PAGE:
...to keeping my head in the clouds

A place for me to express myself through muses and images.

A resolve to get fit...again.

I have resolved to get fit--again. I used to be very active, rollerblading, cycling, hiking, and jogging. I’ve been rollerblading (because that works those hips the most for me) three times. Today was one of those days.

I woke up at seven with the alarm, not even hitting the snooze, which is commendable since I didn’t go to bed till 2:30am. I ate my breakfast of toast with honey and coffee (black, raw sugar), all pretty standard.

With my water and keys in hand, I set off down the paved bike path that runs parallel to the muddy Maumee River. About a mile down the heat was getting to me, so I stop for a little breather against a shaded picnic table. I will admit there was a moment I had to nudge, prod, and pull myself up off the table and get rolling.

What made it nice were the smells of the early summer wild flowers. Taking in the beauty of the park helped to ignore those nasty voices that pervade our greatest efforts, telling us to stop.

But when the voice was accompanied by a circling (taunting) fly, ones determination can waver. Alas, I finished with the realization that I-have-a-long-way-to go.

Then as I went to open my car, to rip those devilish skates off...I realized I left my keys on the picnic table, a mile down the path!


Rain struck the metal roof like music meant to soothe soul.

“What are you doing?” she asked, without taking her eyes off her romance book.

Walking to the window, he says, “Nothing, just bored.” Drawing back the heavy drapes, he places his hand against the icy glass.

“How is it?”

Fat drops bounce off the windowsill before falling twelve feet to the ground below. “It’s pouring.” Like she couldn’t tell.

Squinting through the rain, he tries to see the hedge that leads to the parking lot; the lawn that surrounds the children’s park, which yesterday was full of spring blooms.

Out of the shroud comes the figure of a woman, walking with deliberate steps, oblivious to the weather. A red dress shows off her pale legs. Ringlets of dark blond hair fan out, slicing through rain drops, as she spins around. For just a moment, he glimpses her face: unabashed ecstasy.

Ambling To a Stop (a short story)

Ambling to a Stop

He walked the street, up then down, twice a day. Always the same times of day, first at dawn again at dusk. Never looking at the houses, that’s what I do when I walk down the street. I imagine what the people who live there are like.

“Do any of you know who he is?”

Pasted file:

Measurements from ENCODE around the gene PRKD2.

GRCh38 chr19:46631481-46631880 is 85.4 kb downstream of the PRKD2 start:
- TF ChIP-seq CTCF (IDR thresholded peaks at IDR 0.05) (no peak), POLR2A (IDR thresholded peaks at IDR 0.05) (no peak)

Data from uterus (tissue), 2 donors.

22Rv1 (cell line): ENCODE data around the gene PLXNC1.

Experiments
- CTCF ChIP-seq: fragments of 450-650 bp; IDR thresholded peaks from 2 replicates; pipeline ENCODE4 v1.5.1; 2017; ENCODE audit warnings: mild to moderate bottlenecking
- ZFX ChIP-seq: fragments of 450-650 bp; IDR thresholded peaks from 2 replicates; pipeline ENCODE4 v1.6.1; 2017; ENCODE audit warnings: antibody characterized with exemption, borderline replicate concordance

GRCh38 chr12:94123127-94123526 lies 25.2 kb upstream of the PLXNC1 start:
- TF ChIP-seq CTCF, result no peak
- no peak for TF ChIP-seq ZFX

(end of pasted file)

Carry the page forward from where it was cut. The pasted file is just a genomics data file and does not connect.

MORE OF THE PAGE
Mattie’s nasal voice filled the small front room, “No, but who cares, really? He’s just some old geezer.”

I couldn’t believe that. I was brought up with the idea that everyone was someone. My thoughts must have manifested on my face.

“Why bother yourself with him. He is the least interesting person on the block,” the petite brunette said. I still didn’t know her name, but she was the coach of the junior baseball league. Jac wanted to play baseball, despite my efforts to steer his attention towards music and art.

“Now the Barbette’s,” she continued. “They are in the big blue house on the south side nearest the lake; they are sinking as fast as Carl’s boat did last year.”

“I heard they were filing for bankruptcy.”

“Yes, but what is worse, I heard, that little tart is fooling around with the lawn-boy!” A peel of laughter followed.

I listened, without hearing anything. One indistinct voice blended with another. I could no more tell who was saying what. I watched out the bay window as the man, with slow measurable steps aided by a cane, ambled past on his way home.

“Listen,” Mattie took charge, drawing the attention to her. “The bake sale is my idea, combining it with the book swap was Gloria’s idea.” She was the star of the neighborhood; this was no different, putting special emphasis on the bake sale as though my book swap was something she was allowing to saddle along. “I need to know what everyone is bringing.”

Choruses of common sweet treats were listed off from every direction, except mine.

“And you, Gloria?” Everyone was looking at me.

“I can make strufoli.” I rattled off the first thing that came to mind, and strufoli was my favorite.

“What is that?” Mattie asked, her nose scrunched up.

“It’s a recipe my grandmother made, it’s good.” I reassured.

“Well, okay, we’ll see.” At that, she turned her back to me. Which was fine, I turned back to the old man who was four houses up the street.

* * * * *

Always the same, kids still stand in groups of three or four, but no one says anything to each other: they text each other, my granddaughter says. I cannot understand it. I remember that age as if it was yesterday, nineteen, just back from the war...

“Ethel, darling, I know you’ll love it. Your favorite color and three blocks from the lake,” I said the excitement was overwhelming. If she knew I had sped the whole way here...well, there was no telling.